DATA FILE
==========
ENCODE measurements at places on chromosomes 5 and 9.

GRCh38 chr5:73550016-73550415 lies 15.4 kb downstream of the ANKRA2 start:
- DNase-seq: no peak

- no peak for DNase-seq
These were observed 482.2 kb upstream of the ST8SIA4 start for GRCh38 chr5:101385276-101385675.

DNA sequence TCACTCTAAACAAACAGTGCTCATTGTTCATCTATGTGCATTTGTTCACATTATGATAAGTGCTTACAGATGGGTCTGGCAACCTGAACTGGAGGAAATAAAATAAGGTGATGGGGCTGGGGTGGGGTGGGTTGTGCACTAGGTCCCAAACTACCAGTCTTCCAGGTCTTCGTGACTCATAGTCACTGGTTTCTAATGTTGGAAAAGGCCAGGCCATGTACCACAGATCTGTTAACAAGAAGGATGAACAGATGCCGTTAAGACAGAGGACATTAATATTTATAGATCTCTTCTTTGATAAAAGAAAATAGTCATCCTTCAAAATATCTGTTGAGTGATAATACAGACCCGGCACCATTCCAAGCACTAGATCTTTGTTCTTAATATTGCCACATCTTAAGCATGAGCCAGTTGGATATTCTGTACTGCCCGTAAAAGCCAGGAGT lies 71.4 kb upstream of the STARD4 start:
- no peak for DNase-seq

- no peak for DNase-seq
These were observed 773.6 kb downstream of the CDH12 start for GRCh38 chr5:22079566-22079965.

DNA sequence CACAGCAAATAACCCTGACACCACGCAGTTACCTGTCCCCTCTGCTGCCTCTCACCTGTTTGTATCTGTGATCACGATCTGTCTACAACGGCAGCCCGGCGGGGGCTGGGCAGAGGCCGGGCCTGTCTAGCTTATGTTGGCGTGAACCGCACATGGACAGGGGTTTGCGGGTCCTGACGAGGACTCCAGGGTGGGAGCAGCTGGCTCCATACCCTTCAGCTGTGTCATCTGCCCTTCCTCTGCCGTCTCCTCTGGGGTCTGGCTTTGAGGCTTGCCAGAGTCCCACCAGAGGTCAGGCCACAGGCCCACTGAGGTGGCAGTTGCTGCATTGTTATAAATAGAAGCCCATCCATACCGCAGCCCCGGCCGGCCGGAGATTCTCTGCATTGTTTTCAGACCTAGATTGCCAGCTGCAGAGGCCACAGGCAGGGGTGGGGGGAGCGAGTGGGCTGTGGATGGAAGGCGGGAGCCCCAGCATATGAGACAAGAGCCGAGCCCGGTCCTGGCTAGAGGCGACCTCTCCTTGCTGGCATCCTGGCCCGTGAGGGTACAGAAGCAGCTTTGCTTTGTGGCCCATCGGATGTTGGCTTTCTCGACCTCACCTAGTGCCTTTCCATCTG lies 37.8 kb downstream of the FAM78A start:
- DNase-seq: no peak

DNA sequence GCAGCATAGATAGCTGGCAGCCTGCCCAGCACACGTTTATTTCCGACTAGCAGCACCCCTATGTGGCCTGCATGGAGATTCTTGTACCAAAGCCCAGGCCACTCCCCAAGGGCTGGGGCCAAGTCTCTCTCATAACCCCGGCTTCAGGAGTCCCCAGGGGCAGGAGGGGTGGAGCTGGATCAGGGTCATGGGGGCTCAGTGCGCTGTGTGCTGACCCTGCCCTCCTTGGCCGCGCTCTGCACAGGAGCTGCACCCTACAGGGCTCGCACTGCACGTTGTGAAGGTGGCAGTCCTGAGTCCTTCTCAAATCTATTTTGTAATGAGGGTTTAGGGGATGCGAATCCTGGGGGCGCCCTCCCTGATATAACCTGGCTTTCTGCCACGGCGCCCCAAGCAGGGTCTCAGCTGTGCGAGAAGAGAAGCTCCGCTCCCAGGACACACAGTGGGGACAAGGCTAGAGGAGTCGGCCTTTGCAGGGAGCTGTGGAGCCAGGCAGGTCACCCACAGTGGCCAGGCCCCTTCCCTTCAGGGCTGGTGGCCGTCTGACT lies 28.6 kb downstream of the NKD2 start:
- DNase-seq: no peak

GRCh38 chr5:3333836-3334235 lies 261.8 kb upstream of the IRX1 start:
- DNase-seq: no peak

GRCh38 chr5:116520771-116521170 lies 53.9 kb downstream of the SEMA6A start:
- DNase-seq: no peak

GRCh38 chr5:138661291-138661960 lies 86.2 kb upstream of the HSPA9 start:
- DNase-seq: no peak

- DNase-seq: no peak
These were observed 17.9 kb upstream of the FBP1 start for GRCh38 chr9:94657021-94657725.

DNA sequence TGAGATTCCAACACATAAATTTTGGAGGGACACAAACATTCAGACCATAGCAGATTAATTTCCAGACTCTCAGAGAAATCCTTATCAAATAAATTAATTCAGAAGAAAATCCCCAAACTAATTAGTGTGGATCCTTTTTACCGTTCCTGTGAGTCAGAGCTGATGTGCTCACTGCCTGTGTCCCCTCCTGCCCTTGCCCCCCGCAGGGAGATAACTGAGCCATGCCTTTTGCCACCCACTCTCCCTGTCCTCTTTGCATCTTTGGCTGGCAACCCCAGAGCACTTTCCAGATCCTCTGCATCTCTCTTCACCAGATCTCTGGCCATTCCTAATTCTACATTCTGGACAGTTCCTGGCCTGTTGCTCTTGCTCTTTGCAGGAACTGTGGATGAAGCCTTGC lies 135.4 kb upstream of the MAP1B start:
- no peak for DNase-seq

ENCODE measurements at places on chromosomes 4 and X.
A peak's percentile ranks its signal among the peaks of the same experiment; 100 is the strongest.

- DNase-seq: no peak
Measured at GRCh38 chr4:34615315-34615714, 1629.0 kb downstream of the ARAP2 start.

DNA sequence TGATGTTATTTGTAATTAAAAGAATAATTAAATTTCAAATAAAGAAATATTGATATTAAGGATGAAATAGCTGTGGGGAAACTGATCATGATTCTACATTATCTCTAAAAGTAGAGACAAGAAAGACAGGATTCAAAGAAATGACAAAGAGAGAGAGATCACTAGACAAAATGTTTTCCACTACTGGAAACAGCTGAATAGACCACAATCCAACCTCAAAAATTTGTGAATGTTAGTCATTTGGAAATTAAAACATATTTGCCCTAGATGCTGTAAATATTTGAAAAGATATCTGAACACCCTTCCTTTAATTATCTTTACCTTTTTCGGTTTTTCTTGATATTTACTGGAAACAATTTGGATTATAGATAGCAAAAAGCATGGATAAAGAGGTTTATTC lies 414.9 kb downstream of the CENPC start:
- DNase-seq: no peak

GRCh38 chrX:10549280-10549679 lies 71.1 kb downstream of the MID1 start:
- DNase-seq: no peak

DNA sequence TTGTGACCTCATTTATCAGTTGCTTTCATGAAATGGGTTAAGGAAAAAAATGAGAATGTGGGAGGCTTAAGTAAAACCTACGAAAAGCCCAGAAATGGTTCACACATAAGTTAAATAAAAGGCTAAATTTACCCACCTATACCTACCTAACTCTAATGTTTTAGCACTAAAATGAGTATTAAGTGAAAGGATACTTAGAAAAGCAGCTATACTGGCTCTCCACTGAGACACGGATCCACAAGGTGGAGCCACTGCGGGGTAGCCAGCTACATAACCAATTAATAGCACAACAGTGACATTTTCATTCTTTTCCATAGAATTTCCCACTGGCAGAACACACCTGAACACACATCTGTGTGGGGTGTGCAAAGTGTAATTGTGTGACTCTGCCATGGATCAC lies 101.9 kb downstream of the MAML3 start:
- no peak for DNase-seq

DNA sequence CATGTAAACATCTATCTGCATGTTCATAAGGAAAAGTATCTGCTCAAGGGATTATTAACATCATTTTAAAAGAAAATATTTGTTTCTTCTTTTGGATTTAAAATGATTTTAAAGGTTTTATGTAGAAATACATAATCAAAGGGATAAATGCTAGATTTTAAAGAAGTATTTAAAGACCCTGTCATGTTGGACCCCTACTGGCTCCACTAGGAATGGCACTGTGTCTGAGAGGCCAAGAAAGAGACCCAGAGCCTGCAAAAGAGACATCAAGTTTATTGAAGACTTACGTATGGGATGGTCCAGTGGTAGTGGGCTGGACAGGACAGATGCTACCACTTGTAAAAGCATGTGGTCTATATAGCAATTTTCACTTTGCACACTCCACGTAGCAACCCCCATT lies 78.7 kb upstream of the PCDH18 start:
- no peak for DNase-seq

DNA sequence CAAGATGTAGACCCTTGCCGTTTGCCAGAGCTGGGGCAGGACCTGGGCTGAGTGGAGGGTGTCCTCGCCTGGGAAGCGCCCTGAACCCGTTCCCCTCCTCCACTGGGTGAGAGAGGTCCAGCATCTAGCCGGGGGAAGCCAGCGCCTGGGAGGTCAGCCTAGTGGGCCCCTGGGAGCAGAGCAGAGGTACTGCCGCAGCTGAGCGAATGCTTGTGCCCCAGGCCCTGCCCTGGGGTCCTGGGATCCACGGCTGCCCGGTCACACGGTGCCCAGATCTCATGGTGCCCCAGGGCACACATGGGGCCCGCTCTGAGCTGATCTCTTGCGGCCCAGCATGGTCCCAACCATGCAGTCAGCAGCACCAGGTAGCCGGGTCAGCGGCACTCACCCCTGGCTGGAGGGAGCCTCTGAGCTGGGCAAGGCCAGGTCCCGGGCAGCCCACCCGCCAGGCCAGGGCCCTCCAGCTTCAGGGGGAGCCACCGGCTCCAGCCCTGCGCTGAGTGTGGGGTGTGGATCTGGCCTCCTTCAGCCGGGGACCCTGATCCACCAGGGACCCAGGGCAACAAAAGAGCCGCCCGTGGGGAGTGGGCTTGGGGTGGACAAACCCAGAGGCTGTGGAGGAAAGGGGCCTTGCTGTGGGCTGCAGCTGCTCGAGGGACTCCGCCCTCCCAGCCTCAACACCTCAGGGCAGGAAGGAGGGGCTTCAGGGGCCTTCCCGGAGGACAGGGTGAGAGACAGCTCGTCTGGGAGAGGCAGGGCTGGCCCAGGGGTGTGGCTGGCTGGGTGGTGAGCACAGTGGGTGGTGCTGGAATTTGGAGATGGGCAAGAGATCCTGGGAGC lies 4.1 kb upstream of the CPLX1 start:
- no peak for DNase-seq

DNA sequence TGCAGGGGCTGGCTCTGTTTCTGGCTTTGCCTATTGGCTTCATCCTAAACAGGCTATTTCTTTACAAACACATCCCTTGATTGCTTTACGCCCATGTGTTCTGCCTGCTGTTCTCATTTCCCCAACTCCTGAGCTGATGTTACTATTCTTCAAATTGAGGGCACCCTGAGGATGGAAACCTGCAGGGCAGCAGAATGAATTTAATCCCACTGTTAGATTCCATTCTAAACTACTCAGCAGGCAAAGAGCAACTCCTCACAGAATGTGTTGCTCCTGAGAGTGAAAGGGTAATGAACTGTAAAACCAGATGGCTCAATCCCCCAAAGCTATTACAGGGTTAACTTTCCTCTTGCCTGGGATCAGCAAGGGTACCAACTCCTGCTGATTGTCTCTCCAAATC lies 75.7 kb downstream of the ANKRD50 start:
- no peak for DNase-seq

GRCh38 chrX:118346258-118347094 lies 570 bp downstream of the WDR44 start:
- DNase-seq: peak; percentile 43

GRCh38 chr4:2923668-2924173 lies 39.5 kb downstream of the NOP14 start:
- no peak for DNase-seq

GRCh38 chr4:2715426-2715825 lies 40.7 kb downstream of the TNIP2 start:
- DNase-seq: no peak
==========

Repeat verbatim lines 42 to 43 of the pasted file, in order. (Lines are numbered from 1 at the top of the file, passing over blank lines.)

GRCh38 chr4:2923668-2924173 lies 39.5 kb downstream of the NOP14 start:
- no peak for DNase-seq